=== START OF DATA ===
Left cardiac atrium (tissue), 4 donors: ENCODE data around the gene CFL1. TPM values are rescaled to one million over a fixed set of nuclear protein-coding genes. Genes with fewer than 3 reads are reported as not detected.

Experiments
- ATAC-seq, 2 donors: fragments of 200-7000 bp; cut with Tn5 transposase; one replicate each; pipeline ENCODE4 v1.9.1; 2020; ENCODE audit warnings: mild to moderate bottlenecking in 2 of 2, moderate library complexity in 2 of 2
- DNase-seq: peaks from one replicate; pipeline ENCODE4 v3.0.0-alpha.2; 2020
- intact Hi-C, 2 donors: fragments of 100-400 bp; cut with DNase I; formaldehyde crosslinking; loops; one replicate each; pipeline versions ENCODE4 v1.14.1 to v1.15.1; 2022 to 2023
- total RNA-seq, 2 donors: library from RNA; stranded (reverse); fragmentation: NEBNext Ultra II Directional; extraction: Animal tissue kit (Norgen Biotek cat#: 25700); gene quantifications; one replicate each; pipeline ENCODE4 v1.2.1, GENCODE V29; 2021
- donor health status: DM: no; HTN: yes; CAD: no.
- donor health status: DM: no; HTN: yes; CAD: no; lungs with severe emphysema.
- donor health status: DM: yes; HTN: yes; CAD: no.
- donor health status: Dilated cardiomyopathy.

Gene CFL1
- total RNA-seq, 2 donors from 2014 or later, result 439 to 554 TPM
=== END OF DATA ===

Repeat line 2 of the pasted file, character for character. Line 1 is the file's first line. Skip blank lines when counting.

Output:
Experiments